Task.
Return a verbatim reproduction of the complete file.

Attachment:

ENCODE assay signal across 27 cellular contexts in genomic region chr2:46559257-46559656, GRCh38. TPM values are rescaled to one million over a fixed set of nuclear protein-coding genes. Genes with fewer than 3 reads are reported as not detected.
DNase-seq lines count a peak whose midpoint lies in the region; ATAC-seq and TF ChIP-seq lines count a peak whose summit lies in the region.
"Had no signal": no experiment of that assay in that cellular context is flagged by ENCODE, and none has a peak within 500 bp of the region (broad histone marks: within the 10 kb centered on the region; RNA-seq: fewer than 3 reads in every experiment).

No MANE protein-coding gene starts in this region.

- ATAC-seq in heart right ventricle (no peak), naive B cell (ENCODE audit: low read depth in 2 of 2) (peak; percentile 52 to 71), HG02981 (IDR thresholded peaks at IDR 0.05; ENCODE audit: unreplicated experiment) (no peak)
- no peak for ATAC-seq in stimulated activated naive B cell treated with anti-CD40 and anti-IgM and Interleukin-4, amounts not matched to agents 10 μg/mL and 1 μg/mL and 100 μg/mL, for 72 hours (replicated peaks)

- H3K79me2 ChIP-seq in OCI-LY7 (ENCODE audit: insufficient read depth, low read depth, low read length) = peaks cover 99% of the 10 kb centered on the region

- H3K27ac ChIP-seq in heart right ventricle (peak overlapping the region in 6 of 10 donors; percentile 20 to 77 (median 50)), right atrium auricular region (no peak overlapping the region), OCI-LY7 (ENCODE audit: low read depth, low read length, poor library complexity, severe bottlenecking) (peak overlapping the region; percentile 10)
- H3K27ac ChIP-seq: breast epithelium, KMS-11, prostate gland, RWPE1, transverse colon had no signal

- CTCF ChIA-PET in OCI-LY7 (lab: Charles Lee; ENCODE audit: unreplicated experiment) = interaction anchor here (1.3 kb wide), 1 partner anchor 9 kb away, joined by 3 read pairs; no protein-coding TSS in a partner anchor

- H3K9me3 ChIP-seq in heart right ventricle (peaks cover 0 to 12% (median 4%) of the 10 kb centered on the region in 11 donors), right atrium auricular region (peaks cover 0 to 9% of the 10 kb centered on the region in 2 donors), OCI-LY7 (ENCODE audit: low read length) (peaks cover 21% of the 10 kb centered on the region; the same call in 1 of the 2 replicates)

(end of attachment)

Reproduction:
ENCODE assay signal across 27 cellular contexts in genomic region chr2:46559257-46559656, GRCh38. TPM values are rescaled to one million over a fixed set of nuclear protein-coding genes. Genes with fewer than 3 reads are reported as not detected.
DNase-seq lines count a peak whose midpoint lies in the region; ATAC-seq and TF ChIP-seq lines count a peak whose summit lies in the region.
"Had no signal": no experiment of that assay in that cellular context is flagged by ENCODE, and none has a peak within 500 bp of the region (broad histone marks: within the 10 kb centered on the region; RNA-seq: fewer than 3 reads in every experiment).

No MANE protein-coding gene starts in this region.

- ATAC-seq in heart right ventricle (no peak), naive B cell (ENCODE audit: low read depth in 2 of 2) (peak; percentile 52 to 71), HG02981 (IDR thresholded peaks at IDR 0.05; ENCODE audit: unreplicated experiment) (no peak)
- no peak for ATAC-seq in stimulated activated naive B cell treated with anti-CD40 and anti-IgM and Interleukin-4, amounts not matched to agents 10 μg/mL and 1 μg/mL and 100 μg/mL, for 72 hours (replicated peaks)

- H3K79me2 ChIP-seq in OCI-LY7 (ENCODE audit: insufficient read depth, low read depth, low read length) = peaks cover 99% of the 10 kb centered on the region

- H3K27ac ChIP-seq in heart right ventricle (peak overlapping the region in 6 of 10 donors; percentile 20 to 77 (median 50)), right atrium auricular region (no peak overlapping the region), OCI-LY7 (ENCODE audit: low read depth, low read length, poor library complexity, severe bottlenecking) (peak overlapping the region; percentile 10)
- H3K27ac ChIP-seq: breast epithelium, KMS-11, prostate gland, RWPE1, transverse colon had no signal

- CTCF ChIA-PET in OCI-LY7 (lab: Charles Lee; ENCODE audit: unreplicated experiment) = interaction anchor here (1.3 kb wide), 1 partner anchor 9 kb away, joined by 3 read pairs; no protein-coding TSS in a partner anchor

- H3K9me3 ChIP-seq in heart right ventricle (peaks cover 0 to 12% (median 4%) of the 10 kb centered on the region in 11 donors), right atrium auricular region (peaks cover 0 to 9% of the 10 kb centered on the region in 2 donors), OCI-LY7 (ENCODE audit: low read length) (peaks cover 21% of the 10 kb centered on the region; the same call in 1 of the 2 replicates)